pericynthion Pre-takeoff checklist

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    I'm not sure about precipitation of solids, but it makes sense that over a long time in a non-hermetically-sealed tank, the lighter fractions will evaporate in preference to the heavier fractions, changing the composition somewhat.
     
  3. Capt. Geoffrey Thorpe

    Capt. Geoffrey Thorpe Touchdown! Greaser!

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    Ummm. No.

    The residue comes from oxidation of the hydrocarbons in the fuel, not left over "stuff".

    The smell comes from the aromatics used to boost the octane rating in the absence of lead. Relatively small compact molecules with benzene rings.
     
  4. Mister Mystery Man

    Mister Mystery Man Filing Flight Plan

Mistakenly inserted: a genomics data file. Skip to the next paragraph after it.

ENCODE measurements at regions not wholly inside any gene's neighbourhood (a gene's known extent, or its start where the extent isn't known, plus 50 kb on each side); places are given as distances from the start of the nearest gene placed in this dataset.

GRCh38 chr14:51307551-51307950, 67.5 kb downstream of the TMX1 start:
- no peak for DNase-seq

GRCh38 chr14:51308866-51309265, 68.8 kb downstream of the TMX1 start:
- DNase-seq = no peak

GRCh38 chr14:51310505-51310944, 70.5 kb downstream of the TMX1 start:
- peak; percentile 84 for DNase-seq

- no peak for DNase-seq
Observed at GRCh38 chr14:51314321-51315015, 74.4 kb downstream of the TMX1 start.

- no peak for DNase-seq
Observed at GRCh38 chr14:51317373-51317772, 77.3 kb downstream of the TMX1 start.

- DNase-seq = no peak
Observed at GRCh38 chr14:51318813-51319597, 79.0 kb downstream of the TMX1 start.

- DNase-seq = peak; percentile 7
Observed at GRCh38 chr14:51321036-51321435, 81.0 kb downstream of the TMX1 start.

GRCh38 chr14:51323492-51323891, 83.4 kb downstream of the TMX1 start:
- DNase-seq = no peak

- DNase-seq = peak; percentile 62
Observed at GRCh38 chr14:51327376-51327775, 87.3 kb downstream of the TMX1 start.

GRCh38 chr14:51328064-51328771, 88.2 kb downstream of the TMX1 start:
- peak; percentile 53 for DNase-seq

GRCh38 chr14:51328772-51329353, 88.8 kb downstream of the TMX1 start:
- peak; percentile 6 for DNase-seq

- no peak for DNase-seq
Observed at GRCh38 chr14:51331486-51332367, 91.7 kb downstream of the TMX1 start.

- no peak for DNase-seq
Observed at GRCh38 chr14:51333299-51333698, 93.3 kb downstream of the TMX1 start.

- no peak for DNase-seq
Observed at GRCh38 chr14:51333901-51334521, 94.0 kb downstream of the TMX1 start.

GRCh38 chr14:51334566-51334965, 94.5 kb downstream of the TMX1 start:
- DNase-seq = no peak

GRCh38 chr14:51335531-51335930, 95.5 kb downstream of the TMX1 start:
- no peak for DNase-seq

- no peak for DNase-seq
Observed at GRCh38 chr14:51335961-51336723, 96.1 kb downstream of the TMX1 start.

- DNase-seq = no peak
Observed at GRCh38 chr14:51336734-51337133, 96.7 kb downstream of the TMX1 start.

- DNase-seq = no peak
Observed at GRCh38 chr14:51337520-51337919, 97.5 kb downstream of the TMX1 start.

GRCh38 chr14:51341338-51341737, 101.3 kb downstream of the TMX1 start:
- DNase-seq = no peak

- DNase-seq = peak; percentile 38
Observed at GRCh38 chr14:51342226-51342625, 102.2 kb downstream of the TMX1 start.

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    I'd think that Avgas would also have hydrocarbons too, so it ought to 'go bad' as quickly as MoGas unless there's less "stuff" in it to oxidize.


    There wasn't any absence of lead in the Super Shell that I pumped into my '59 Ford. And when I spilled some of it on my shoes, I had to leave them out in the garage for a week or the whole house would smell like nastygas.

    MoGas stank (stunk?) long before the unleaded revolution. Even the old 80 octane tractor gas on the farm was stinky. Once we ran out of gas in the Super C Farmall but we found a glass jug half full of old gas laying in the weeds beside the overhead tank (which was locked).